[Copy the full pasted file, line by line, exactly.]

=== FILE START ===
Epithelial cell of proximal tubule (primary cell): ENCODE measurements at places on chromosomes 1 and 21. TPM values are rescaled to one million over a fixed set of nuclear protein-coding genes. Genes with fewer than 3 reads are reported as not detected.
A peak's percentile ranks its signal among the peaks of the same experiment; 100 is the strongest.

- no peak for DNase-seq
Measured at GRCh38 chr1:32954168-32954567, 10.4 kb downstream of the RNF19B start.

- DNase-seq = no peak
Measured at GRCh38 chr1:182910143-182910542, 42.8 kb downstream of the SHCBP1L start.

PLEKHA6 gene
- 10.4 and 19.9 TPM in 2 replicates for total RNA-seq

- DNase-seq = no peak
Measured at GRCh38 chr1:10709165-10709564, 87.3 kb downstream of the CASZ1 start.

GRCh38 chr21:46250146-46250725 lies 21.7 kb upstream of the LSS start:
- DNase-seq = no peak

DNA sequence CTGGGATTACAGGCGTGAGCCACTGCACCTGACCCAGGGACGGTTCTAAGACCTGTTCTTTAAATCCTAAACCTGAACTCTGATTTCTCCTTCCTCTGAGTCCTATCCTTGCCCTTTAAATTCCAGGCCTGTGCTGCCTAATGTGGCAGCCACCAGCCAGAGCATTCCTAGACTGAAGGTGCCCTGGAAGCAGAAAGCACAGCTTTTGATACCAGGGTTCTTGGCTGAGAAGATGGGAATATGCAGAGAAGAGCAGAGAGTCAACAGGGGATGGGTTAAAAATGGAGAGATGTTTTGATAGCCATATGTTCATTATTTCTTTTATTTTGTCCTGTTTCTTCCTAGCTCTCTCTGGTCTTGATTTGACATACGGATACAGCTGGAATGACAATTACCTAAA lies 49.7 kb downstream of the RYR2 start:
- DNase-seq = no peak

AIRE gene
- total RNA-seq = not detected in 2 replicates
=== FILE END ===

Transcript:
Epithelial cell of proximal tubule (primary cell): ENCODE measurements at places on chromosomes 1 and 21. TPM values are rescaled to one million over a fixed set of nuclear protein-coding genes. Genes with fewer than 3 reads are reported as not detected.
A peak's percentile ranks its signal among the peaks of the same experiment; 100 is the strongest.

- no peak for DNase-seq
Measured at GRCh38 chr1:32954168-32954567, 10.4 kb downstream of the RNF19B start.

- DNase-seq = no peak
Measured at GRCh38 chr1:182910143-182910542, 42.8 kb downstream of the SHCBP1L start.

PLEKHA6 gene
- 10.4 and 19.9 TPM in 2 replicates for total RNA-seq

- DNase-seq = no peak
Measured at GRCh38 chr1:10709165-10709564, 87.3 kb downstream of the CASZ1 start.

GRCh38 chr21:46250146-46250725 lies 21.7 kb upstream of the LSS start:
- DNase-seq = no peak

DNA sequence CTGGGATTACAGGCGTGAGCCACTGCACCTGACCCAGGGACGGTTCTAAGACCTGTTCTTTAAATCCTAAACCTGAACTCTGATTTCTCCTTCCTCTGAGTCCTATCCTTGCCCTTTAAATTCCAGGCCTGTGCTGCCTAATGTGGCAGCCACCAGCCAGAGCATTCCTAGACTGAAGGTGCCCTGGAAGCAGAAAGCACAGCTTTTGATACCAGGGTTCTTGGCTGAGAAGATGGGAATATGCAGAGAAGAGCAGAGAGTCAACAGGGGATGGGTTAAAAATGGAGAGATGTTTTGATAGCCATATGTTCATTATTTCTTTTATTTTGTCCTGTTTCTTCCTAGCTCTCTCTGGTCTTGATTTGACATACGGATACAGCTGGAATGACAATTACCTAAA lies 49.7 kb downstream of the RYR2 start:
- DNase-seq = no peak

AIRE gene
- total RNA-seq = not detected in 2 replicates